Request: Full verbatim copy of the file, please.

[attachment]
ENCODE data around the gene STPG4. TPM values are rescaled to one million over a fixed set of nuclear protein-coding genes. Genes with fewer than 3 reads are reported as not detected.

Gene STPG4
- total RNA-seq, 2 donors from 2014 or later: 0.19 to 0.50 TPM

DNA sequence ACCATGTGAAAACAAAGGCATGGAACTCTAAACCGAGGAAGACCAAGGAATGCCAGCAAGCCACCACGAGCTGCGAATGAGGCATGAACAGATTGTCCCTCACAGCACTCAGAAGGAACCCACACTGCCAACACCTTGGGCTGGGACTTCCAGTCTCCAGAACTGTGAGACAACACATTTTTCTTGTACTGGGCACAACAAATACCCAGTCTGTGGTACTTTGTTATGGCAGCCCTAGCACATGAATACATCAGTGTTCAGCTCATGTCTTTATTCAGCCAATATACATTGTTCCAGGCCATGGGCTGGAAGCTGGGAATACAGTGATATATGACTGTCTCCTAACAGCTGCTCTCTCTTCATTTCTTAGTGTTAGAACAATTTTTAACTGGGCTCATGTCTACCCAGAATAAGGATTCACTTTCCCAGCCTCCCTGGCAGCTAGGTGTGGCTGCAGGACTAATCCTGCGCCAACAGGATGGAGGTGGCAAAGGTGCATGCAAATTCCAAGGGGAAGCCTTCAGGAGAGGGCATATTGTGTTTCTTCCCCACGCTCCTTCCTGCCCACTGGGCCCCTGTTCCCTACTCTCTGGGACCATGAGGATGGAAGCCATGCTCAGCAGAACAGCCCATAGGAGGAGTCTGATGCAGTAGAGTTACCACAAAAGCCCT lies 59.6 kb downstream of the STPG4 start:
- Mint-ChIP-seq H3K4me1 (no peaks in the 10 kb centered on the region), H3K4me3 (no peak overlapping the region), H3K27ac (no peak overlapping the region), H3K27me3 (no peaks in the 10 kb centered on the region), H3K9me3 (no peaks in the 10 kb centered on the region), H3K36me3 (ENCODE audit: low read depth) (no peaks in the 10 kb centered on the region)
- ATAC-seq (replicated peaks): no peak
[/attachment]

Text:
ENCODE data around the gene STPG4. TPM values are rescaled to one million over a fixed set of nuclear protein-coding genes. Genes with fewer than 3 reads are reported as not detected.

Gene STPG4
- total RNA-seq, 2 donors from 2014 or later: 0.19 to 0.50 TPM

DNA sequence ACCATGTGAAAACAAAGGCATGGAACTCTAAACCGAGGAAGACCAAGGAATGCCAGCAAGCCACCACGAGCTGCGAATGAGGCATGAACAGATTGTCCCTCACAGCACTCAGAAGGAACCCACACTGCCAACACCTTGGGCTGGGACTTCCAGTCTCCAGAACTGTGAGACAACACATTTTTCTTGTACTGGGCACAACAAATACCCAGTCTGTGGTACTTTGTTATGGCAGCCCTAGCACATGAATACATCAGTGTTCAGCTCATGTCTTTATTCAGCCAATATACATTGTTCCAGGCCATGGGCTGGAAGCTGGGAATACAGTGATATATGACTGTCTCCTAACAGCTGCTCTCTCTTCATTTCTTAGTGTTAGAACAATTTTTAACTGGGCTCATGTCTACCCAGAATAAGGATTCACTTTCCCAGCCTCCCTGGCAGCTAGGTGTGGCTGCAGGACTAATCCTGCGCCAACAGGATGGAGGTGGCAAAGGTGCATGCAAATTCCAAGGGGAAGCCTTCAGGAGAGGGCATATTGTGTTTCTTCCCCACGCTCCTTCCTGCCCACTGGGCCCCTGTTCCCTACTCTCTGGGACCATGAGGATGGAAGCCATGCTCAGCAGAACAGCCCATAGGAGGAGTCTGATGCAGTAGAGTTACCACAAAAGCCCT lies 59.6 kb downstream of the STPG4 start:
- Mint-ChIP-seq H3K4me1 (no peaks in the 10 kb centered on the region), H3K4me3 (no peak overlapping the region), H3K27ac (no peak overlapping the region), H3K27me3 (no peaks in the 10 kb centered on the region), H3K9me3 (no peaks in the 10 kb centered on the region), H3K36me3 (ENCODE audit: low read depth) (no peaks in the 10 kb centered on the region)
- ATAC-seq (replicated peaks): no peak